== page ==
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Publication# The Power of Two Matrices in Spectral Algorithms for Community Recovery

Abstract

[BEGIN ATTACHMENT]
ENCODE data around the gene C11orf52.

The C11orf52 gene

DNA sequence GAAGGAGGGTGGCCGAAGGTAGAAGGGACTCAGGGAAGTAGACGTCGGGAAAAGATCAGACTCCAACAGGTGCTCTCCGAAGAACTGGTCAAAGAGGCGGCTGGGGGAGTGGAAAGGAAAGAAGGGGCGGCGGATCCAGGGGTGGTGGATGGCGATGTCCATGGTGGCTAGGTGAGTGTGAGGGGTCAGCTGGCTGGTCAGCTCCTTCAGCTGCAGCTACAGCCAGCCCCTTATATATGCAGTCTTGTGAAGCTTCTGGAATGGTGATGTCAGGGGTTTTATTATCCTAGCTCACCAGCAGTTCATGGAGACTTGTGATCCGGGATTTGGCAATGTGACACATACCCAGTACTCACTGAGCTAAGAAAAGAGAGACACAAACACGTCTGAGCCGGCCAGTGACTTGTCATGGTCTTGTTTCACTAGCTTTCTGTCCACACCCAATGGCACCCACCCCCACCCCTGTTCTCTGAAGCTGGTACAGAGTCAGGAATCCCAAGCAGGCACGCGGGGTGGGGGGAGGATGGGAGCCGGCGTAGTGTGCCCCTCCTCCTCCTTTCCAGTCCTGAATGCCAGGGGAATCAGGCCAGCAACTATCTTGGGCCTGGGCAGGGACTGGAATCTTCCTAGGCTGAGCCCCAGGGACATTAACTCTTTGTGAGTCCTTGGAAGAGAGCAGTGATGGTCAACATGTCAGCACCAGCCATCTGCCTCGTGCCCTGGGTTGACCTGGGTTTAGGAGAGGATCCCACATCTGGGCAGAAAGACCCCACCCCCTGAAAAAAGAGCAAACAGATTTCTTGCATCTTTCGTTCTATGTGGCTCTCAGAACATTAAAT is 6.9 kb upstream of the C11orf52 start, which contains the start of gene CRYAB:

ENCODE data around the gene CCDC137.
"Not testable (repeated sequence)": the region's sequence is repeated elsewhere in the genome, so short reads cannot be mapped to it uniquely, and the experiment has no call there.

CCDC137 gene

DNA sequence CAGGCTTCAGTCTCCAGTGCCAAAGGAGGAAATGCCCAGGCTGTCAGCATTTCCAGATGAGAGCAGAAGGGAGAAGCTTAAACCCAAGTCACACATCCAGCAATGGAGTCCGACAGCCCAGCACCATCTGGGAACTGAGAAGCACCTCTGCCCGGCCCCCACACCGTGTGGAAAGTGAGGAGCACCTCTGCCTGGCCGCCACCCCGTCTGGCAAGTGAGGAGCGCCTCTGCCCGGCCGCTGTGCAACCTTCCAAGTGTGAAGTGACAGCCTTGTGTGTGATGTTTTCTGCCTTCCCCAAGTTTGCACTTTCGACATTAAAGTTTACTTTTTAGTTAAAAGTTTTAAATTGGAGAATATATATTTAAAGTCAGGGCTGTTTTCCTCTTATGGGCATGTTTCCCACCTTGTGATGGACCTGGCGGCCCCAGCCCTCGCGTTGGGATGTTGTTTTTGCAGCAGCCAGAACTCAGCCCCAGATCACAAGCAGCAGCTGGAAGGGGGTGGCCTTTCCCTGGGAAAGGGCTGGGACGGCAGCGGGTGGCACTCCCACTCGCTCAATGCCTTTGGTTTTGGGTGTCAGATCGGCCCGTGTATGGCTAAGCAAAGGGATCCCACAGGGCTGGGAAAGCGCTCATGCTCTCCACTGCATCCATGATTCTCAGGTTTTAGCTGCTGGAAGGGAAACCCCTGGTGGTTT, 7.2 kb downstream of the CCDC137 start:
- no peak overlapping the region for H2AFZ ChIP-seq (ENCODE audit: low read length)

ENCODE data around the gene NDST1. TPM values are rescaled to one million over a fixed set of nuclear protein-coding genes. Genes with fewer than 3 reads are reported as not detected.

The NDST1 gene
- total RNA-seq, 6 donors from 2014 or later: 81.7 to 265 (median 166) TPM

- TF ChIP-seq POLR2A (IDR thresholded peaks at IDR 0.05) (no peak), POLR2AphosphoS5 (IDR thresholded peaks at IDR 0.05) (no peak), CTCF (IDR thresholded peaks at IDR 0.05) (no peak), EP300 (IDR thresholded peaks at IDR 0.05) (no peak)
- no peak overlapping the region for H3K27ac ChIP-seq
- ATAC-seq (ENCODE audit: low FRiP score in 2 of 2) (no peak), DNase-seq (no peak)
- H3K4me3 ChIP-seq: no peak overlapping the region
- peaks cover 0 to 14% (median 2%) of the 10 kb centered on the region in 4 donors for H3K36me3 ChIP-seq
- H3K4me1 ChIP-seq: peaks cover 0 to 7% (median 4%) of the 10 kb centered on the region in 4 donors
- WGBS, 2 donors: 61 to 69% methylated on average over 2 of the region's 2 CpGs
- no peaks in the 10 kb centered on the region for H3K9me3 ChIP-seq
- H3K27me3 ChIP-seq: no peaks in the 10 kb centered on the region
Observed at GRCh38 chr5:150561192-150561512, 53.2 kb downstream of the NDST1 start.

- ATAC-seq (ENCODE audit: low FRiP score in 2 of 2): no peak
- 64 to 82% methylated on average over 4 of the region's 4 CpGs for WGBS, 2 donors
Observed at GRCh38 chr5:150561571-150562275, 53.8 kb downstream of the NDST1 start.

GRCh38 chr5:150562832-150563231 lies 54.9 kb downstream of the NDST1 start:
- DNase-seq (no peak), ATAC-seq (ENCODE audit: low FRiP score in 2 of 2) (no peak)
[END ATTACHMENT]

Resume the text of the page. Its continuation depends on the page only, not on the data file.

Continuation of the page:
Spectral algorithms are some of the main tools in optimization and inference problems on graphs. Typically, the graph is encoded as a matrix and eigenvectors and eigenvalues of the matrix are then used to solve the given graph problem. Spectral algorithms have been successfully used for graph partitioning, hidden clique recovery and graph coloring. In this paper, we study the power of spectral algorithms using two matrices in a graph partitioning problem. We use two different matrices resulting from two different encodings of the same graph and then combine the spectral information coming from these two matrices. We analyze a two-matrix spectral algorithm for the problem of identifying latent community structure in large random graphs. In particular, we consider the problem of recovering community assignments exactly in the censored stochastic block model, where each edge status is revealed independently with some probability. We show that spectral algorithms based on two matrices are optimal and succeed in recovering communities up to the information theoretic threshold. Further, we show that for most choices of the parameters, any spectral algorithm based on one matrix is suboptimal. The latter observation is in contrast to our prior works (2022a, 2022b) which showed that for the symmetric Stochastic Block Model and the Planted Dense Subgraph problem, a spectral algorithm based on one matrix achieves the information theoretic threshold. We additionally provide more general geometric conditions for the (sub)-optimality of spectral algorithms.

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